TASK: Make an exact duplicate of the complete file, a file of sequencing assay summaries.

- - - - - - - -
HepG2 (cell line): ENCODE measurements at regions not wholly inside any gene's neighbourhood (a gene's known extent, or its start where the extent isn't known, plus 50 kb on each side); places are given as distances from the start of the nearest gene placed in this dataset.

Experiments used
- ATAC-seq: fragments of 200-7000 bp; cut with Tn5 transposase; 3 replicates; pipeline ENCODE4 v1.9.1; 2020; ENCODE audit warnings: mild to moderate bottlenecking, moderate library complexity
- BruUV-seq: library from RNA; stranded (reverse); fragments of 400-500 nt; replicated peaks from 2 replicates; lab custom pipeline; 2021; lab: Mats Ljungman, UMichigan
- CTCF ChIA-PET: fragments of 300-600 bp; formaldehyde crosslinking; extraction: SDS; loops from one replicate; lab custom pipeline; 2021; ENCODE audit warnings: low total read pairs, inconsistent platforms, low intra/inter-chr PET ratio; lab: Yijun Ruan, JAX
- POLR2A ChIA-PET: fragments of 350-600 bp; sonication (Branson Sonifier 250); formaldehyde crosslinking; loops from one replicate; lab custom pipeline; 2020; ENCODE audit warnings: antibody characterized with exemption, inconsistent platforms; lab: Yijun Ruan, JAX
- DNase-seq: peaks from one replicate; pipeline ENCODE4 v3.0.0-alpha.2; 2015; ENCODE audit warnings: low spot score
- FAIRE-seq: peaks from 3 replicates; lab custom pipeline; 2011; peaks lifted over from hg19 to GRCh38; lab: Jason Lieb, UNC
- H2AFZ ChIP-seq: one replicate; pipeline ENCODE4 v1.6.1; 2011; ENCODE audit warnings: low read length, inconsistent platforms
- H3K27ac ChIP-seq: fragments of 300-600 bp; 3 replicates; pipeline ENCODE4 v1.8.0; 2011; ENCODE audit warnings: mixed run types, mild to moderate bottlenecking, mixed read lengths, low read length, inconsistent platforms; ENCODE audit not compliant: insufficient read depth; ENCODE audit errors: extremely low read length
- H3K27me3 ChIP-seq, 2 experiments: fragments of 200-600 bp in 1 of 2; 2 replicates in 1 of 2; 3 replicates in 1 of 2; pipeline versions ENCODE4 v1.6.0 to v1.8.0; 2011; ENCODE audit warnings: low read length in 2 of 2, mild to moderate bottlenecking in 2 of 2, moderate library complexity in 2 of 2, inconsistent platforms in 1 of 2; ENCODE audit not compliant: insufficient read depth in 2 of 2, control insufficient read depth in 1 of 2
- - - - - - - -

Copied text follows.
HepG2 (cell line): ENCODE measurements at regions not wholly inside any gene's neighbourhood (a gene's known extent, or its start where the extent isn't known, plus 50 kb on each side); places are given as distances from the start of the nearest gene placed in this dataset.

Experiments used
- ATAC-seq: fragments of 200-7000 bp; cut with Tn5 transposase; 3 replicates; pipeline ENCODE4 v1.9.1; 2020; ENCODE audit warnings: mild to moderate bottlenecking, moderate library complexity
- BruUV-seq: library from RNA; stranded (reverse); fragments of 400-500 nt; replicated peaks from 2 replicates; lab custom pipeline; 2021; lab: Mats Ljungman, UMichigan
- CTCF ChIA-PET: fragments of 300-600 bp; formaldehyde crosslinking; extraction: SDS; loops from one replicate; lab custom pipeline; 2021; ENCODE audit warnings: low total read pairs, inconsistent platforms, low intra/inter-chr PET ratio; lab: Yijun Ruan, JAX
- POLR2A ChIA-PET: fragments of 350-600 bp; sonication (Branson Sonifier 250); formaldehyde crosslinking; loops from one replicate; lab custom pipeline; 2020; ENCODE audit warnings: antibody characterized with exemption, inconsistent platforms; lab: Yijun Ruan, JAX
- DNase-seq: peaks from one replicate; pipeline ENCODE4 v3.0.0-alpha.2; 2015; ENCODE audit warnings: low spot score
- FAIRE-seq: peaks from 3 replicates; lab custom pipeline; 2011; peaks lifted over from hg19 to GRCh38; lab: Jason Lieb, UNC
- H2AFZ ChIP-seq: one replicate; pipeline ENCODE4 v1.6.1; 2011; ENCODE audit warnings: low read length, inconsistent platforms
- H3K27ac ChIP-seq: fragments of 300-600 bp; 3 replicates; pipeline ENCODE4 v1.8.0; 2011; ENCODE audit warnings: mixed run types, mild to moderate bottlenecking, mixed read lengths, low read length, inconsistent platforms; ENCODE audit not compliant: insufficient read depth; ENCODE audit errors: extremely low read length
- H3K27me3 ChIP-seq, 2 experiments: fragments of 200-600 bp in 1 of 2; 2 replicates in 1 of 2; 3 replicates in 1 of 2; pipeline versions ENCODE4 v1.6.0 to v1.8.0; 2011; ENCODE audit warnings: low read length in 2 of 2, mild to moderate bottlenecking in 2 of 2, moderate library complexity in 2 of 2, inconsistent platforms in 1 of 2; ENCODE audit not compliant: insufficient read depth in 2 of 2, control insufficient read depth in 1 of 2